SAP: how to find inactive ABAP objects

During the upgrade of an SAP system, you first have to clean up inactive objects. Here’s how you can find these inactive objects:

In SE80, there is a search option for inactive objects in the menu. You can also access the same dialog through SE11, SE37, SE38, or SE24 via the menu.

How do inactive objects come into existence?

Inactive ABAP objects are created when you edit ABAP source code or tables or data structures and fail to activate them.

Possibly, the object contains errors, preventing its activation. If a more important development task then comes up, you might leave such a leftover behind, resulting in keping an inactive object in the system.

When do inactive objects become a problem?

As long as, for example, an ABAP report is not called, it doesn’t really matter whether you activate it or not. When it gets called, the last activated version will automatically be used. This might work without being noticed.

However, when the SAP system needs an upgrade, the inactive objects must be dealt with. A prerequisite for starting an SAP upgrade is that all inactive objects are cleaned up. You can either (fix and) activate them or delete them.

You might also have to track down the original developers on the system and encourage them to clean up their development. For yourself, it can be difficult to determine whether further development is still needed or how to handle errors during activation.

Inactive objects: how to generate an example

In order to have inactive objects to find later, let’s quickly create two: an inactive report and an inactive structure. I have created each of these objects, saved, activated, and then modified them again, and saved them without activation.

Here is a sample structure.

Please note that the inactive state is indicated in SE11.

Likewise, I have generated an inactive version of a report in SE38.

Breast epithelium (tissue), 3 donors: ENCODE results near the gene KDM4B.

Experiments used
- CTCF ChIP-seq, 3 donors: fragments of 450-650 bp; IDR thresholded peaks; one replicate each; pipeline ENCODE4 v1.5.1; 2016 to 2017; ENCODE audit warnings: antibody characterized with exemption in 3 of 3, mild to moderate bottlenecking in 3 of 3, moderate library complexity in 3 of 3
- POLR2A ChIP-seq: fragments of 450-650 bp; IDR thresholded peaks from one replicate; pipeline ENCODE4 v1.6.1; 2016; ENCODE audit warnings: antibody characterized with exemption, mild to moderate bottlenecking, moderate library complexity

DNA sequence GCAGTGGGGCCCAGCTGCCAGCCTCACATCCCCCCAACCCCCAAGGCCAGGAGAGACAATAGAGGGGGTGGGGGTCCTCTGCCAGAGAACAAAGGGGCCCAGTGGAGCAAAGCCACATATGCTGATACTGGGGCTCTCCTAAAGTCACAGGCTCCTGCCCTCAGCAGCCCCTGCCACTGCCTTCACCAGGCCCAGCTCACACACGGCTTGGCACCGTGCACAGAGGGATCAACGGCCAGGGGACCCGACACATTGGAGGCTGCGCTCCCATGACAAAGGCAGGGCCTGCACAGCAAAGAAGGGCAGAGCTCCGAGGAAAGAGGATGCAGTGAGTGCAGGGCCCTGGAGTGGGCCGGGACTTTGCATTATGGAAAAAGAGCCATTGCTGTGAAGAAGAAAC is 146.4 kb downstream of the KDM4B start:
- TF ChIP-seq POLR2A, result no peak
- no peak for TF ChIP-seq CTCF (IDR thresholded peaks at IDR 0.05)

Findind inactive objects via transaction SE80

The transaction SE80 allows access to all ABAP developments. For instance, it can do everything that the transactions SE11, SE37, and SE38 can do.

For searching inactive objects, there is a dedicated area located within the “Repository Browser” section. When you click on it, a combobox appears with various search options. One of the entries in the Combobox is “inactive objects.”

This list is filtered based on a username. Your username is pre-set. If you want to search across all users, you must first remove this username. The display can be empty, or you can use an asterisk * for filtering.

Here is a list with several entries:

For each kind of object, a node appears (Tables, Programs, Classes, etc.).

It’s important to note that these nodes do not expand automatically. Even a double-click with the mouse does not reliably work. To open the object list, click on the parent node and then press the “right arrow” key on the keyboard.

The list supports forward navigation: you can double-click on the development objects to open them directly.

When you right-click on the objects, the context menu even offers the option to activate them.

Finding inactive objects via SE11, SE37, SE38 or SE24

There is another way to access the search for inactive objects: Transaction SE11, Menu => Environment => Inactive Objects

You can also find this menu entry under “Environment” in the developer transactions SE37 (Function Modules), SE38 (Reports), or SE24 (Classes).

The target of these entries is always the same: the dialog in SE80 that we have already seen (Repository Browser, subsection “inactive objects”)

How to avoid inactive objects

In my company – an SAP consulting firm – we have multiple SAP development systems to test developments. We also practice SAP upgrades on these systems. It’s always a considerable journey. Surely, someone must have forgotten to activate all their objects.

Hence, it is crucial to repeatedly encourage developers to clean up their SAP development and avoid leaving inactive objects lying around.

You might want to make it a monthly task to check for inactive objets on your development system.

More SAP tips can be found here.

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